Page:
KMS, Active Directory And Windows Server 2012

For guest blogger Craig Naumann, the first full day of TechEd Australia 2012 was all about topping up on server and networking knowledge. Read on to find out what he learned and why he can still get excited by Active Directory.

TechEd 2012 got off to an awe-inspiring official start on Tuesday with the IT Professional kick-off and the keynote. Actually , my TechEd started with meeting the team from Lifehacker and my fellow bloggers (and collecting our impressive hardware from ASUS and Nokia).

Back at the kick-off and keynote, I could see lots of nods in the crowd as pain points were discussed. It was great to see that the solutions being provided will actually make our lives easier. I’d hope that we all came away with a real thrill of what’s coming for the week – I know I did.

Wednesday started with an introduction to Windows Server 2012 and the key features that have been included to provide a well-rounded server operating system for all clients. From my perspective, I’ve seen enough snippets of new features to realise that I’m definitely one of those clients who will benefit. Seeing the excitement from the guest presenters gave me a lot of confidence in the takeup of Windows Server 2012.

The morning moved on to a session on 'What’s New in Active Directory in Windows Server 2012'. I’d been exposed to some of those features before today but I wasn’t disappointed. I didn’t realise some of frustrations others experience until the slide about Windows activation using Active Directory instead of KMS (Key Management Service). The mere mention of this brought cheers from the crowd.

This initially puzzled me, having configured KMS on Windows Server 2003 and Windows Server 2008 R2. Sure, it’s a little frustrating without internet connectivity from the server and then updating to support Windows 8 and Windows Server 2012 . . . actually, on reflection AD integration is a pretty good idea. One of the exciting components for me has been around the improvements for a virtualised Domain Controller. This has really removed a level of concern, as long as I use a hypervisor with appropriate support.

The other component of interest is DAC (Dynamic Access Control), having experienced client issues through large group memberships. The thought of being able to apply security based on user and computer attributes opens a whole new world of being able to say “You can only access these files if you have a certain position and are using a specific type of computer”. The detailed session on Friday will be fun – yes, I’m happy to say I’m excited by the improvements in Active Directory.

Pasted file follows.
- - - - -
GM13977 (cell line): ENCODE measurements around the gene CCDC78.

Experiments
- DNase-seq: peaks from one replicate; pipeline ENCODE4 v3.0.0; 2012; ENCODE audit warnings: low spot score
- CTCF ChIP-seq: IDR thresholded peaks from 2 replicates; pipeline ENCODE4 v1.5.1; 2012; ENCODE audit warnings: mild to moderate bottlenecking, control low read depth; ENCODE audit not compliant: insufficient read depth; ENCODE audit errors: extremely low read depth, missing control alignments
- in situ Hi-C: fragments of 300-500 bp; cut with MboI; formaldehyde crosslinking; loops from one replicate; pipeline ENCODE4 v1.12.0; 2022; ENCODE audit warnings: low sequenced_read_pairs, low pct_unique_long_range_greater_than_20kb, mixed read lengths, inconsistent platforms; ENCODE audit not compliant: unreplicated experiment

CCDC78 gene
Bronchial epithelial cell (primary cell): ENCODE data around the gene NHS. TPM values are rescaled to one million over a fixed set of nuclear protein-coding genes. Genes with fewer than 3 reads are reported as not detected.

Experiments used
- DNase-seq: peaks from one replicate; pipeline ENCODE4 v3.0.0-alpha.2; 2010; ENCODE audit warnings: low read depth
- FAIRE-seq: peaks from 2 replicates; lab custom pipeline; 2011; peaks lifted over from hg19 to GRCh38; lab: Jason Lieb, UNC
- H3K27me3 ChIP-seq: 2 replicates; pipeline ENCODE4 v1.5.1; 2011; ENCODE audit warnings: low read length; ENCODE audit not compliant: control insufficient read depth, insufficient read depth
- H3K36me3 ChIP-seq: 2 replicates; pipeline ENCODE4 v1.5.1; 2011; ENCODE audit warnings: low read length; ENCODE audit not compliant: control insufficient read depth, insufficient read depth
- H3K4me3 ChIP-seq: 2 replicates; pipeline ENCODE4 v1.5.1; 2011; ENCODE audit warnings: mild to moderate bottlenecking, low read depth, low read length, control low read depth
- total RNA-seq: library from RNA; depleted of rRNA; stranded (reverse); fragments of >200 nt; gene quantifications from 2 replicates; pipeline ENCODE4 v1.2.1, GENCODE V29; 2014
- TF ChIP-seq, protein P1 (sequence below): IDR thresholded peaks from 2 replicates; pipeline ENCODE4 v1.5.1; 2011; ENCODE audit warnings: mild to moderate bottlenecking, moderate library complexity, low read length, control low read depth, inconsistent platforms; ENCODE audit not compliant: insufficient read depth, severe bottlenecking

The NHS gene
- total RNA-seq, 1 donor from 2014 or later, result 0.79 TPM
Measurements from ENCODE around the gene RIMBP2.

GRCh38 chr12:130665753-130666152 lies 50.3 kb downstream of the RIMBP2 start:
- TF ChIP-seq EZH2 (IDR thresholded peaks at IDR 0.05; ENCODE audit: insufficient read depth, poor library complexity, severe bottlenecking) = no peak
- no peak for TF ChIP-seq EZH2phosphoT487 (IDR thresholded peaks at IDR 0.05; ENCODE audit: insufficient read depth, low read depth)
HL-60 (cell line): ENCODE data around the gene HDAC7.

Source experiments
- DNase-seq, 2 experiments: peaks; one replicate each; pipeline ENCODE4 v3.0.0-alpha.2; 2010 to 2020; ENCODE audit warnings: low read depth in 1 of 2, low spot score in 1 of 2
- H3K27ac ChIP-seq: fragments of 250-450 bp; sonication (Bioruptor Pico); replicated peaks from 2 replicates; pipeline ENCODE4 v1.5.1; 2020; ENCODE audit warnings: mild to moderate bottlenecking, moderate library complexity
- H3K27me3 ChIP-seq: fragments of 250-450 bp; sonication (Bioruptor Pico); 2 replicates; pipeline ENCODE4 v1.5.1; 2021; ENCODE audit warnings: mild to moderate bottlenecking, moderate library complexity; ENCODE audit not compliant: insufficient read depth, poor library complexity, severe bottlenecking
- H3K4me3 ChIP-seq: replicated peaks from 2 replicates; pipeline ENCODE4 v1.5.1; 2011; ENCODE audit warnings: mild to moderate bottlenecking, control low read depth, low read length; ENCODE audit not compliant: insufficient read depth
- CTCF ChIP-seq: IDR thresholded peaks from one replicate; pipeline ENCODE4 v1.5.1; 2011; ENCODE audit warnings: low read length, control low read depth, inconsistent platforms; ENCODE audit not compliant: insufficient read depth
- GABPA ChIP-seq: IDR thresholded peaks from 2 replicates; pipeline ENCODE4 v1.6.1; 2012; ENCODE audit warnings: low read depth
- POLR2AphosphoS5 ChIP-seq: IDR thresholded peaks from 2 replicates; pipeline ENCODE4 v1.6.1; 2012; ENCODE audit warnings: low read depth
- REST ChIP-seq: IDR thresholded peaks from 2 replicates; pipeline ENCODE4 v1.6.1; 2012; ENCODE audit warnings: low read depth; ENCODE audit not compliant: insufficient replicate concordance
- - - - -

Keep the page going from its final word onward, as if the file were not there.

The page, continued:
My day then progressed to 'Architecting Private Clouds in Windows Server 2012', which raised more questions than it answered. This really came across as the intention as any implementation needs appropriate planning. I’m lucky that I’ll be able to push most these activities to the specialists. The capabilities offered by Hyper-V through Shared Nothing migrations and zero downtime Live Migrations, to name just two, will ensure that I receive a high quality level of service from the VM environment. Something I did take away is that we use far too many acronyms in our industry!

The rest of the day has been spent on deployment and configuration improvements in Windows Server 2012, and System Center suite extensions. Given the quantity of people in the sessions, there’s a lot of interest in what’s new.

I found myself sitting indoors amongst the Cloud today while the Gold Coast gave us a beautiful day. Fortunately I was thoroughly occupied by learning and am looking forward to what the rest of the week offers. If I got just one thing out of the day, it was that PowerShell is a vital skill for any IT professional. Sounds like it’s time to get up to speed on the new functionality.

Visit Gizmodo's TechEd 2012 Newsroom for all the news from the show.

Craig Naumann is covering Windows Server 2012 for Gizmodo using his ASUS Zenbook WX32VD. au, windows server 2012, teched 2012, windows, microsoft, manage

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